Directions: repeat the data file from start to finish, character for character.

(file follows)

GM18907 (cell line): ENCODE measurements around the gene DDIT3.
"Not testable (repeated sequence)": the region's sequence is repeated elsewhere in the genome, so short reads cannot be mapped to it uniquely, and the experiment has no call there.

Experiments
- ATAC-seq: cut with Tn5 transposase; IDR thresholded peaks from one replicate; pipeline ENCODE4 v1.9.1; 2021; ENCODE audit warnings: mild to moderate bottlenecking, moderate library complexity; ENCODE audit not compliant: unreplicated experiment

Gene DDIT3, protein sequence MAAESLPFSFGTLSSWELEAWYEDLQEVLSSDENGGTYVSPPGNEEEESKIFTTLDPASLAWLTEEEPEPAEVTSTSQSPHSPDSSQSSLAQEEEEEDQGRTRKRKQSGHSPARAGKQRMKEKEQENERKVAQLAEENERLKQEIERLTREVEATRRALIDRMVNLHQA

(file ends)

GM18907 (cell line): ENCODE measurements around the gene DDIT3.
"Not testable (repeated sequence)": the region's sequence is repeated elsewhere in the genome, so short reads cannot be mapped to it uniquely, and the experiment has no call there.

Experiments
- ATAC-seq: cut with Tn5 transposase; IDR thresholded peaks from one replicate; pipeline ENCODE4 v1.9.1; 2021; ENCODE audit warnings: mild to moderate bottlenecking, moderate library complexity; ENCODE audit not compliant: unreplicated experiment

Gene DDIT3, protein sequence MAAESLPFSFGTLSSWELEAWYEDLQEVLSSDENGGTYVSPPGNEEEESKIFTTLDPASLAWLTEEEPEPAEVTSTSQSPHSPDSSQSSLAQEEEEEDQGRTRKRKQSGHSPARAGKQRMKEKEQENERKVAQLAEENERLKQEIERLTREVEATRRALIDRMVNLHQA